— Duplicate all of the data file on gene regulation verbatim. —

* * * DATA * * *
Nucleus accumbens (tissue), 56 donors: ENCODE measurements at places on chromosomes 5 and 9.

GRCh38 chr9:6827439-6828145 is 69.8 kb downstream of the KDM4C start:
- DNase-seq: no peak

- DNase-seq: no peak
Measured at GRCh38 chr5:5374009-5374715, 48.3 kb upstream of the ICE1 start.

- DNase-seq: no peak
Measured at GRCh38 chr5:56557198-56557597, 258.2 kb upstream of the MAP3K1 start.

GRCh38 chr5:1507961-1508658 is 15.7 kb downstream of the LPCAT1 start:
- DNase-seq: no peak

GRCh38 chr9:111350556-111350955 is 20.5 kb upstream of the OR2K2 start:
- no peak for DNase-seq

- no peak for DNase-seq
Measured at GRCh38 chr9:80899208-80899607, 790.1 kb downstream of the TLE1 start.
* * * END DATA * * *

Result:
Nucleus accumbens (tissue), 56 donors: ENCODE measurements at places on chromosomes 5 and 9.

GRCh38 chr9:6827439-6828145 is 69.8 kb downstream of the KDM4C start:
- DNase-seq: no peak

- DNase-seq: no peak
Measured at GRCh38 chr5:5374009-5374715, 48.3 kb upstream of the ICE1 start.

- DNase-seq: no peak
Measured at GRCh38 chr5:56557198-56557597, 258.2 kb upstream of the MAP3K1 start.

GRCh38 chr5:1507961-1508658 is 15.7 kb downstream of the LPCAT1 start:
- DNase-seq: no peak

GRCh38 chr9:111350556-111350955 is 20.5 kb upstream of the OR2K2 start:
- no peak for DNase-seq

- no peak for DNase-seq
Measured at GRCh38 chr9:80899208-80899607, 790.1 kb downstream of the TLE1 start.